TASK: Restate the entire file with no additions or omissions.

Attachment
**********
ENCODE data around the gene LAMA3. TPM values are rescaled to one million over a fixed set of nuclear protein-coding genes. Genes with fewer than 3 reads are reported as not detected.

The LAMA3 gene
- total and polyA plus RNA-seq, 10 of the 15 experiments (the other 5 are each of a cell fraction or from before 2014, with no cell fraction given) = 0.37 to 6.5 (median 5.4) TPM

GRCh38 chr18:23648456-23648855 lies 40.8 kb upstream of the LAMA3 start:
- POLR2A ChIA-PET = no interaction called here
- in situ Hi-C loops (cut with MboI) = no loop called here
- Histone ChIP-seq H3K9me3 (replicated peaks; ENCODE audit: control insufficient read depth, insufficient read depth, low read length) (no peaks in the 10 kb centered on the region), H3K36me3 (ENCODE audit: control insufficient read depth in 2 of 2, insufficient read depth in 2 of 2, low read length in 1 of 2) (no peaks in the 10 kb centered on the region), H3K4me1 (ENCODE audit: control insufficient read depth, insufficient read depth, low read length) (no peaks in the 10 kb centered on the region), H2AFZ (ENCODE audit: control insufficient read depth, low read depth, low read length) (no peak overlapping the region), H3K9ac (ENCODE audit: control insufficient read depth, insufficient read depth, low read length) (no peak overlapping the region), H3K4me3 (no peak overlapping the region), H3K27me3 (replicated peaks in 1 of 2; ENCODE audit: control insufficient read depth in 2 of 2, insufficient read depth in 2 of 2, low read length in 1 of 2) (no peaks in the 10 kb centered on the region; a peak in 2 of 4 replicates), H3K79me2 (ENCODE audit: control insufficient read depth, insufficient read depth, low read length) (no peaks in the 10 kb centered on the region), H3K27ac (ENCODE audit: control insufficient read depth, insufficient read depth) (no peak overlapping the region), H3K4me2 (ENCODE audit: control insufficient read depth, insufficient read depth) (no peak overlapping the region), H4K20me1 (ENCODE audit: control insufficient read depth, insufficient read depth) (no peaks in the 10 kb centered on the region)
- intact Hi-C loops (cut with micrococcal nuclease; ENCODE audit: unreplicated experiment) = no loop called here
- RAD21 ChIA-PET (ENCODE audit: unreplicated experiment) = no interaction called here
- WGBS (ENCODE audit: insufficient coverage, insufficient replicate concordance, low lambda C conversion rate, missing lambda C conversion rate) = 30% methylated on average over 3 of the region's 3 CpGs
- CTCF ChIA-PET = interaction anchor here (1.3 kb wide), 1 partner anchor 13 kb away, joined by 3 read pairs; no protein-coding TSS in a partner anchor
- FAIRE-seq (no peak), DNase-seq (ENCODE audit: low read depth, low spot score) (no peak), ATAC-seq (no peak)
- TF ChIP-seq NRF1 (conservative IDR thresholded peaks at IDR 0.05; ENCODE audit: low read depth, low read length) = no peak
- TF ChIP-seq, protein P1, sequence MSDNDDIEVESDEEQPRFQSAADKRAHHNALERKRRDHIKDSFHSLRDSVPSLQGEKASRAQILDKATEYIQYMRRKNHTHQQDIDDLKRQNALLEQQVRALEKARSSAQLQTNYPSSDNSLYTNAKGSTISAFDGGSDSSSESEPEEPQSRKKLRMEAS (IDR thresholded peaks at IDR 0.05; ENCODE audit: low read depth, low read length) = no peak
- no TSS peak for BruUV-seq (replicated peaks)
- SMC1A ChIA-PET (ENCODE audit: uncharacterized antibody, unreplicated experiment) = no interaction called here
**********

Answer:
ENCODE data around the gene LAMA3. TPM values are rescaled to one million over a fixed set of nuclear protein-coding genes. Genes with fewer than 3 reads are reported as not detected.

The LAMA3 gene
- total and polyA plus RNA-seq, 10 of the 15 experiments (the other 5 are each of a cell fraction or from before 2014, with no cell fraction given) = 0.37 to 6.5 (median 5.4) TPM

GRCh38 chr18:23648456-23648855 lies 40.8 kb upstream of the LAMA3 start:
- POLR2A ChIA-PET = no interaction called here
- in situ Hi-C loops (cut with MboI) = no loop called here
- Histone ChIP-seq H3K9me3 (replicated peaks; ENCODE audit: control insufficient read depth, insufficient read depth, low read length) (no peaks in the 10 kb centered on the region), H3K36me3 (ENCODE audit: control insufficient read depth in 2 of 2, insufficient read depth in 2 of 2, low read length in 1 of 2) (no peaks in the 10 kb centered on the region), H3K4me1 (ENCODE audit: control insufficient read depth, insufficient read depth, low read length) (no peaks in the 10 kb centered on the region), H2AFZ (ENCODE audit: control insufficient read depth, low read depth, low read length) (no peak overlapping the region), H3K9ac (ENCODE audit: control insufficient read depth, insufficient read depth, low read length) (no peak overlapping the region), H3K4me3 (no peak overlapping the region), H3K27me3 (replicated peaks in 1 of 2; ENCODE audit: control insufficient read depth in 2 of 2, insufficient read depth in 2 of 2, low read length in 1 of 2) (no peaks in the 10 kb centered on the region; a peak in 2 of 4 replicates), H3K79me2 (ENCODE audit: control insufficient read depth, insufficient read depth, low read length) (no peaks in the 10 kb centered on the region), H3K27ac (ENCODE audit: control insufficient read depth, insufficient read depth) (no peak overlapping the region), H3K4me2 (ENCODE audit: control insufficient read depth, insufficient read depth) (no peak overlapping the region), H4K20me1 (ENCODE audit: control insufficient read depth, insufficient read depth) (no peaks in the 10 kb centered on the region)
- intact Hi-C loops (cut with micrococcal nuclease; ENCODE audit: unreplicated experiment) = no loop called here
- RAD21 ChIA-PET (ENCODE audit: unreplicated experiment) = no interaction called here
- WGBS (ENCODE audit: insufficient coverage, insufficient replicate concordance, low lambda C conversion rate, missing lambda C conversion rate) = 30% methylated on average over 3 of the region's 3 CpGs
- CTCF ChIA-PET = interaction anchor here (1.3 kb wide), 1 partner anchor 13 kb away, joined by 3 read pairs; no protein-coding TSS in a partner anchor
- FAIRE-seq (no peak), DNase-seq (ENCODE audit: low read depth, low spot score) (no peak), ATAC-seq (no peak)
- TF ChIP-seq NRF1 (conservative IDR thresholded peaks at IDR 0.05; ENCODE audit: low read depth, low read length) = no peak
- TF ChIP-seq, protein P1, sequence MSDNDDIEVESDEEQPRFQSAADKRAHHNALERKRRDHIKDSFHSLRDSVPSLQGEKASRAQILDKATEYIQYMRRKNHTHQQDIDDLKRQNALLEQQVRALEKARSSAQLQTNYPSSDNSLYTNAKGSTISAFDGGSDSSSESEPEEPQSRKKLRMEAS (IDR thresholded peaks at IDR 0.05; ENCODE audit: low read depth, low read length) = no peak
- no TSS peak for BruUV-seq (replicated peaks)
- SMC1A ChIA-PET (ENCODE audit: uncharacterized antibody, unreplicated experiment) = no interaction called here